Children’s Justice Center – A Safe Haven for Kids and their Parents

This entry was posted on Sep 23, 2013 by Charlotte Bell.
children’s justice centerChildren’s Justice Center

I’ve driven by the house at least 100 times, perched as it is at the corner of the turnoff to City Creek Canyon, one of my favorite respites in Salt Lake City. It looks just like many of the houses in the Avenues neighborhood—modest and welcoming. You’d never know it houses a non-profit that communicates with the District Attorney’s office, Salt Lake’s 14 police departments, Child Protective Services, the Guardian Ad Litem’s office, Utah’s Attorney General and Primary Children’s Medical Center every day.

And that’s the point. The building houses the Children’s Justice Center (CJC), the first place a child who’s been a victim of abuse and a concerned adult go to interact with the legal system. After a crime is reported, the house is the first stop in the journey to justice. Rather than going to a police station with its glaring lights, uniforms and intimidating formality, children are welcomed into the house’s cozy living room and invited to play with the multitude of toys that line its walls.

Most of the time, the children become comfortable soon after they arrive. “The children know what to do,” says Program Manager Susanne Mitchell, M.S.W. “They come into the house and start to play in the living room. It’s natural for them to play. It’s often the parents that are the most anxious. We provide support not only for the child; we’re also dealing with the family’s needs at the same time.”

After playtime, children choose which of the playfully decorated interview rooms where they will tell detectives their stories—the soft, yellow butterfly room; the soothing, blue bluebird room; or the blue/green surfer room. Interviews are one-on-one with detectives trained to talk to children in a way that taps into how their unique memories work.

Each interview room has two cameras in full view that record their conversations. “The videos don’t take the place of testimony,” says Susanne. “They are given to police where they are reviewed with prosecutors so that everyone is familiar with the child’s accounting of the story.” Every week representatives of the center, as well as representatives from all the agencies they work with, get together and review active cases to see what everyone has learned. “This helps us determine what else we can do to protect the children,” says Susanne.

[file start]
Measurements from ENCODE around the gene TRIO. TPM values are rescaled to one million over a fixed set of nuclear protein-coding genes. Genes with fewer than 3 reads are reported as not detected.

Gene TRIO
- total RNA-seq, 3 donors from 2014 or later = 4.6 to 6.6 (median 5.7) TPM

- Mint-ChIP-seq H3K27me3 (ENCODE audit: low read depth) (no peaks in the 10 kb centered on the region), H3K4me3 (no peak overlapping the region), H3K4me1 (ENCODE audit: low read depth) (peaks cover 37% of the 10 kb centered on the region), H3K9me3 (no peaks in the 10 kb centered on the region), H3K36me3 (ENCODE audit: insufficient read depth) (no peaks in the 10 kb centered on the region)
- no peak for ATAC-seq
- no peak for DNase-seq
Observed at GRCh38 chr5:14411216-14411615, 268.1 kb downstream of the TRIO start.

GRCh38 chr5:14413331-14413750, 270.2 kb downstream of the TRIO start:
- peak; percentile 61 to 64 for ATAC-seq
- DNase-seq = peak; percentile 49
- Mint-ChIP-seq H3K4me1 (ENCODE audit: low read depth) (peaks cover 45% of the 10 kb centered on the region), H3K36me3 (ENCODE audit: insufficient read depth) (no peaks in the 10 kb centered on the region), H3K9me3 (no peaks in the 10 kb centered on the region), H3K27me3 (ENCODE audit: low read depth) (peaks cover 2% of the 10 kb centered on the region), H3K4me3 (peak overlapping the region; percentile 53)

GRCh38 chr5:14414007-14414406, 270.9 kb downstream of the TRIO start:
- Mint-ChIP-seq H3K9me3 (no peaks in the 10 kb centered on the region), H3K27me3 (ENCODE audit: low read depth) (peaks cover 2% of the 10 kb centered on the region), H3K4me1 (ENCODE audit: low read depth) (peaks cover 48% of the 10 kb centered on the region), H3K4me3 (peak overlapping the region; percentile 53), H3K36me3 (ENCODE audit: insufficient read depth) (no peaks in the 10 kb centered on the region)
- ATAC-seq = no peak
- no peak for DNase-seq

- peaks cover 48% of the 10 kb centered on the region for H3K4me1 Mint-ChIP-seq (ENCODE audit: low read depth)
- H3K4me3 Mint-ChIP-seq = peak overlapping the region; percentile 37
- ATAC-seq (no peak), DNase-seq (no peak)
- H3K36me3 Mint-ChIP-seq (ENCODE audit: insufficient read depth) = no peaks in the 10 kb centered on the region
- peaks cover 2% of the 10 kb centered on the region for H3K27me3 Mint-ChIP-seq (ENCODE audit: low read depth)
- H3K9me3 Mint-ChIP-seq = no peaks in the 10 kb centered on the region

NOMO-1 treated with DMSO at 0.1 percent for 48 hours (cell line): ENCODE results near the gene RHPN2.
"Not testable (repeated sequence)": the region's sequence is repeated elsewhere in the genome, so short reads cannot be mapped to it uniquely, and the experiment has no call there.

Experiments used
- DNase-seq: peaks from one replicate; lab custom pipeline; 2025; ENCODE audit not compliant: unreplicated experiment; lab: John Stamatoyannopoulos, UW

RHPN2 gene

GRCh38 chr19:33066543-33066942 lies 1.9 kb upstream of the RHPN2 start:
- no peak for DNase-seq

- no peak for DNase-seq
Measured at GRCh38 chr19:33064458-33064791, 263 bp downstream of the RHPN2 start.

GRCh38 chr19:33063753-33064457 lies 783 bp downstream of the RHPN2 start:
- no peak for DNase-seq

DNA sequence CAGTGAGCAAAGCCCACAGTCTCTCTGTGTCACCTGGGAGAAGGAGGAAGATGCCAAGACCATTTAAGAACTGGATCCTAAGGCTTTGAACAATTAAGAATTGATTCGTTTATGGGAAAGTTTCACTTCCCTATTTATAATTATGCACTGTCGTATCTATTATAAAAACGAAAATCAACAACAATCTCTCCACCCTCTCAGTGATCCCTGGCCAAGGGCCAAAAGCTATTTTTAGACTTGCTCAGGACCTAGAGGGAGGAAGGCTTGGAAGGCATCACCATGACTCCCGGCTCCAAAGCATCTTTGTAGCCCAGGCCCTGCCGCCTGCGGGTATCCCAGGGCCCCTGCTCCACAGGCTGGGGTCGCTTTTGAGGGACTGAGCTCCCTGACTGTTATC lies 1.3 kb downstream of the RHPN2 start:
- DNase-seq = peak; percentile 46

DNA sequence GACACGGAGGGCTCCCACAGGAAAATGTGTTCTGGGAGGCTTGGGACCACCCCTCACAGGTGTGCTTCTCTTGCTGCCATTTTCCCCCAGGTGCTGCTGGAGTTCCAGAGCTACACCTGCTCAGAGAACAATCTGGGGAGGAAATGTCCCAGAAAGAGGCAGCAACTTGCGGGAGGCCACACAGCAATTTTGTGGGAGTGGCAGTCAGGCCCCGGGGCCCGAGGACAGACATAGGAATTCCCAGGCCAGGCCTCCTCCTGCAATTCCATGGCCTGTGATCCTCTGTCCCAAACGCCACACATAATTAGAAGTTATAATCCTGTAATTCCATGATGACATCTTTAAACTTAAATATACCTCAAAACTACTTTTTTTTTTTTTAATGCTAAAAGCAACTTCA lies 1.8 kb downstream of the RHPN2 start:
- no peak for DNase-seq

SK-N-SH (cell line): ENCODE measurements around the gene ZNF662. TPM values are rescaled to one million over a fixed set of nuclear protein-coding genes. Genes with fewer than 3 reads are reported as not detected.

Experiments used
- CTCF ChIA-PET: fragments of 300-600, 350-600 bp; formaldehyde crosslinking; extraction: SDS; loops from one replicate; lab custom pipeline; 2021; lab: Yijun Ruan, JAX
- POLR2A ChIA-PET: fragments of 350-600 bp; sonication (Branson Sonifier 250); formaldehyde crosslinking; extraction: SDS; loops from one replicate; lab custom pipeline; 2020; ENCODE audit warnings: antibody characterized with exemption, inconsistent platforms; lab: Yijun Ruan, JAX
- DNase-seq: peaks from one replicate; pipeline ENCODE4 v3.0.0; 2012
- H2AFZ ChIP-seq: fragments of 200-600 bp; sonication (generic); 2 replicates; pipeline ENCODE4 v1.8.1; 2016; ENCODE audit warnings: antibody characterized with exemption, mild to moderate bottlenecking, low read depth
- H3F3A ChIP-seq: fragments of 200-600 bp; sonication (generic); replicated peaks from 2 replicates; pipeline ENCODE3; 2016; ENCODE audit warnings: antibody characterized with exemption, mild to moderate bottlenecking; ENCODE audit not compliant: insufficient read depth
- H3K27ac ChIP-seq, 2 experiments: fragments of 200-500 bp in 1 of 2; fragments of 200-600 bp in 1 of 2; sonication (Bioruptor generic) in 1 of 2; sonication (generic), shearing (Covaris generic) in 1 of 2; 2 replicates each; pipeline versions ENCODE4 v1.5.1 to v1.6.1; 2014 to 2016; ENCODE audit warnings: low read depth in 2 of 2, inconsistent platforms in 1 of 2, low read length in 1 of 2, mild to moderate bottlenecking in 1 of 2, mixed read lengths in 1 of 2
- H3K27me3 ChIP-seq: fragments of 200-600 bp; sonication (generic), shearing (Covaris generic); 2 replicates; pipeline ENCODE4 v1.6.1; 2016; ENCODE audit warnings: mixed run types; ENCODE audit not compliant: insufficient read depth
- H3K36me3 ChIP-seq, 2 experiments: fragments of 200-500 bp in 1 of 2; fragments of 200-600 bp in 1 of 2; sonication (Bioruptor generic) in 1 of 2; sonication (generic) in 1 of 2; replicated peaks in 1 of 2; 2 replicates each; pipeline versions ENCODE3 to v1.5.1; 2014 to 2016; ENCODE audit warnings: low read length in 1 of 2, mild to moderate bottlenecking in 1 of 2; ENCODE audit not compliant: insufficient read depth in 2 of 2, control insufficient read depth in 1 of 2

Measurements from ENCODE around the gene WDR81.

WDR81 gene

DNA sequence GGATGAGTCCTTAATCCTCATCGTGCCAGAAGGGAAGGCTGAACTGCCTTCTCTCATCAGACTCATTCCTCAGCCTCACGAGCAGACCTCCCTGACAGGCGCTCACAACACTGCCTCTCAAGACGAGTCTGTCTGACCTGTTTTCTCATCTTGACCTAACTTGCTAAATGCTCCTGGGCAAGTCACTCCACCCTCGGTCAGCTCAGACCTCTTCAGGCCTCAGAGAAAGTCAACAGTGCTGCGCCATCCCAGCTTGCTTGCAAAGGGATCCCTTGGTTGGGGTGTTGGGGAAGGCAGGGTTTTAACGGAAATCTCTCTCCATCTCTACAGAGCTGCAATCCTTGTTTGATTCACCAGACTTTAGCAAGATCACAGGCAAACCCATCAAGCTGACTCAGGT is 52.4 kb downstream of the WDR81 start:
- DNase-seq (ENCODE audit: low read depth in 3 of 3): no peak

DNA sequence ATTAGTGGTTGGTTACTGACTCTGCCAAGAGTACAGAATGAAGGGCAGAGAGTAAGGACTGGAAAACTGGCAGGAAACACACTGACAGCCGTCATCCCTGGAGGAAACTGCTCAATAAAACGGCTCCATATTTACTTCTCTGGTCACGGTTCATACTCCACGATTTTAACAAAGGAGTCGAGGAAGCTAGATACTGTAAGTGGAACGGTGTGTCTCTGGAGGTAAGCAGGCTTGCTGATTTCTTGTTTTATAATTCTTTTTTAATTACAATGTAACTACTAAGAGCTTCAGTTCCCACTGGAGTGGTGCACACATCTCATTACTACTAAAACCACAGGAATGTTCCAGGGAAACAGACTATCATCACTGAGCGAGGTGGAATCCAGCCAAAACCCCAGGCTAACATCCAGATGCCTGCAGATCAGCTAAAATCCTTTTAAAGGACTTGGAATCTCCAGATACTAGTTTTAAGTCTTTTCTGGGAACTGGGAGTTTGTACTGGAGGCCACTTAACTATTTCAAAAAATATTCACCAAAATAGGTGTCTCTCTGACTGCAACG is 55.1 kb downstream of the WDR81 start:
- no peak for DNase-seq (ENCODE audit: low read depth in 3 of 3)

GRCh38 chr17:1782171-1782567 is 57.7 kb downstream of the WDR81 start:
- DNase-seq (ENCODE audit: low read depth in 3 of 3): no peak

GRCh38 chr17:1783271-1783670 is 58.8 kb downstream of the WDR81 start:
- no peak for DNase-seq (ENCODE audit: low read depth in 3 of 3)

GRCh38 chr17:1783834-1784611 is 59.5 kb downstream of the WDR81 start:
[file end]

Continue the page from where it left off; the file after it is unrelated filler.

The vast majority of clients are victims of sex abuse. Perpetrators are 50/50 family and non-family members, only two percent of which are strangers. All told, children spend about an hour-and-a-half at Children’s Justice Center on their initial visit. But the service doesn’t end there. The center provides information to family members as to where to find services such as family counseling, and they follow up with families to make sure their needs are being met.

It is heartening to learn that from their first stop at CJC to their day in court, children’s special needs—the need for nurturing, non-judgmental communication so that they will feel empowered to tell the truth to a jury when the time comes—are taken seriously. According to Susanne, the District Attorney’s counseling unit takes children to the courtroom where they will testify before their trials and where they tour the room, sit in the judge’s chair and even get to try on the judge’s robe. Susanne says, “This puts them in control of their environment.”

How It All Started

Susanne says the idea for the center came from a juror who sat in a child abuse trial and was horrified by the endless, intense cross-examination of a child who became obviously stressed by the situation. The juror initiated a task force to find out if there was a more supportive and effective way to lead children and their families through the justice system. They recruited Susanne to help them get started. She consulted other programs across the country, and in 1991, CJC opened their doors. Susanne has been with them ever since. Utah has 20 centers scattered around the state, two of which are in Salt Lake City. There are 700 such centers around the U.S.

Susanne’s work rewards her every day. “People come in scared,” she says. “After an hour-and-a-half here, their countenance has changed. It’s really rewarding to see. I get to work with amazing people behind the scenes; our work is all about goodwill for others.”

We at Hugger Mugger Yoga Products are proud to support the Children’s Justice Center. From the beginning of July until the end of September, a percentage of your purchases will be donated to the Children’s Justice Center. Thank YOU for your support of this wonderful organization.




About Charlotte Bell
Charlotte Bell discovered yoga in 1982 and began teaching in 1986. Charlotte is the author of Mindful Yoga, Mindful Life: A Guide for Everyday Practice and Yoga for Meditators, both published by Rodmell Press. Her third book is titled Hip-Healthy Asana: The Yoga Practitioner’s Guide to Protecting the Hips and Avoiding SI Joint Pain (Shambhala Publications). She writes a monthly column for CATALYST Magazine and serves as editor for Yoga U Online. Charlotte is a founding board member for GreenTREE Yoga, a non-profit that brings yoga to underserved populations. A lifelong musician, Charlotte plays oboe and English horn in the Salt Lake Symphony and folk sextet Red Rock Rondo, whose DVD won two Emmy awards in 2010.

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